Sunday, 7 June 2015

Life In Danger (1959)

1959's Life In Danger is another commendable instalment in the B movie sub-culture of British movies from that era of late 50s and early 60s that is currently getting an airing on Talking Pictures TV. It is written by Malcolm Hulke and Eric Paice who would go on to write the really classy 1961 B movie The Man In The Back Seat which reunited them with their star here, Derren Nesbitt.

A dangerous child killer has escaped from Parkways criminal institution which lies on the outskirts a small, close knit country village. When the siren is sounded notifying the villagers of the prisoner/patient on the loose, panic and fear naturally ensues. The villagers are deeply mistrustful and critical of the institute which dominates their otherwise rural idyll and one character, the Major played by Howard Marion Crawford - familiar for the blustering bewhiskered comic relief roles and as Nayland Smith's Dr Watson like sidekick in several Fu Manchu movies from the late 60s - takes it upon himself to be their defender; talking of his experiences hunting game in Burma, and his belief that the escaped young lunatic should be dealt with in a similar manner.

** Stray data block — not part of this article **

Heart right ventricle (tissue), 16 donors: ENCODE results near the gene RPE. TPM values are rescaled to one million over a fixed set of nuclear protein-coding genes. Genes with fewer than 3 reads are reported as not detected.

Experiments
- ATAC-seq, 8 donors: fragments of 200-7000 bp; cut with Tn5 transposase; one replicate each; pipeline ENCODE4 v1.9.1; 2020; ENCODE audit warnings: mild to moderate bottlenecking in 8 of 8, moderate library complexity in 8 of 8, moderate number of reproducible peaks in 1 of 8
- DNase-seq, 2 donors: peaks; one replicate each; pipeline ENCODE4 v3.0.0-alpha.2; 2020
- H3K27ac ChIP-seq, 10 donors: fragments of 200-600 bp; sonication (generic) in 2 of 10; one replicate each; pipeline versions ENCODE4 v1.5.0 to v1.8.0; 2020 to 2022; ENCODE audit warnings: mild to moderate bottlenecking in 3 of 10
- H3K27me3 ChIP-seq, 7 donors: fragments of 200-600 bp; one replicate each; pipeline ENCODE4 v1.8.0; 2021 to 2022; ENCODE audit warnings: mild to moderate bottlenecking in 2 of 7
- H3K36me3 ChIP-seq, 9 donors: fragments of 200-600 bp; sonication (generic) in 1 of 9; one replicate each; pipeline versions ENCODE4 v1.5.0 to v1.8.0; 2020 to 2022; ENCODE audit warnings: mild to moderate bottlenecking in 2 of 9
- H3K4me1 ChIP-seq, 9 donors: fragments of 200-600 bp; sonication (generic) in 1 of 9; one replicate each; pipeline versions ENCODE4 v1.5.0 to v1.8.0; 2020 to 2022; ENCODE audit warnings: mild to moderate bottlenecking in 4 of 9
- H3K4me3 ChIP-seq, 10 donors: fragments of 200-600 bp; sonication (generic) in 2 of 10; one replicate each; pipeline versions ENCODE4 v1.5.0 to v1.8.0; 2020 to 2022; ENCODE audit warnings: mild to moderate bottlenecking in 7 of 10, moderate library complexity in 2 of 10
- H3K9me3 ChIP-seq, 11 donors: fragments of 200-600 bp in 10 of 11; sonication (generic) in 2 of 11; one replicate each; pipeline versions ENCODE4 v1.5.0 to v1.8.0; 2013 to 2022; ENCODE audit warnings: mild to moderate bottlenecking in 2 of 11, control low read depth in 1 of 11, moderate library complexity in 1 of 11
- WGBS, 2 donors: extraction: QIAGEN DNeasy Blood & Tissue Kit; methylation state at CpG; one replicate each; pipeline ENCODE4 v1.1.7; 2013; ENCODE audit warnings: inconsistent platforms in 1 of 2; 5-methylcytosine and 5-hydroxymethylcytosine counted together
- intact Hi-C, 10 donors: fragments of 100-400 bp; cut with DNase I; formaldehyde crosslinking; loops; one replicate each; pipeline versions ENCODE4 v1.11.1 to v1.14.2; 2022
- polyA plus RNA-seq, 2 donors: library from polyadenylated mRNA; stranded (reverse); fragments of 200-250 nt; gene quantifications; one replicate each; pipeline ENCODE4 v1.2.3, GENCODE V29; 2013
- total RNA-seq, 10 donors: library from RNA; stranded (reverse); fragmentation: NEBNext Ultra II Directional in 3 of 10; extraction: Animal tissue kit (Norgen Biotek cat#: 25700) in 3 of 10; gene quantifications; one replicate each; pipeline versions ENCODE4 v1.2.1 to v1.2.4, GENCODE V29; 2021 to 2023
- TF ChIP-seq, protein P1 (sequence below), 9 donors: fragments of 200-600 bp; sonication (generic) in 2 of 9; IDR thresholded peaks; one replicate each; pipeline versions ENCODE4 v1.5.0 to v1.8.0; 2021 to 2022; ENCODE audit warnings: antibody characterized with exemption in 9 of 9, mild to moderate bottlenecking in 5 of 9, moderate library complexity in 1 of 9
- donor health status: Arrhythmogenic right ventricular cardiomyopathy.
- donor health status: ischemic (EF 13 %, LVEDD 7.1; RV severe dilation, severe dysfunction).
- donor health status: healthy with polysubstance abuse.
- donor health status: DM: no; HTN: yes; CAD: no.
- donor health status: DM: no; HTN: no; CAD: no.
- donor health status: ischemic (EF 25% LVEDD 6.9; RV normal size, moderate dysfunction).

Derren Nesbitt appears in the town, mysterious and tight lipped, looking for work yet anxious around, and keen to avoid, the authorities. Fleeing from the local bobby, he befriends a teenage girl and her young brother and the stage is inevitably set for confrontation, with the audience unsure who their sympathies should lie with.

A noted communist, Hulke's social rights campaigning nature is evident here as he keeps the tone ambiguous and explores the bloodthirsty, narrow minded mentality borne from a claustrophobic, contained fear the villagers feel about the threat on their doorstep which has clearly been allowed to fester ever since it has been built there. As they gang up,  critical of the local police and prepared to do whatever it takes, we see Nesbitt's suspicious newcomer idly befriend the children and laze away the day, hiding in their barn. A distinct social message is on display here and we're left to question the error of taking the law into our own hands. Production values are of course basic and the script is perhaps a bit too dense and talky but this hour long entertainment more or less keeps you watching til the credits roll.

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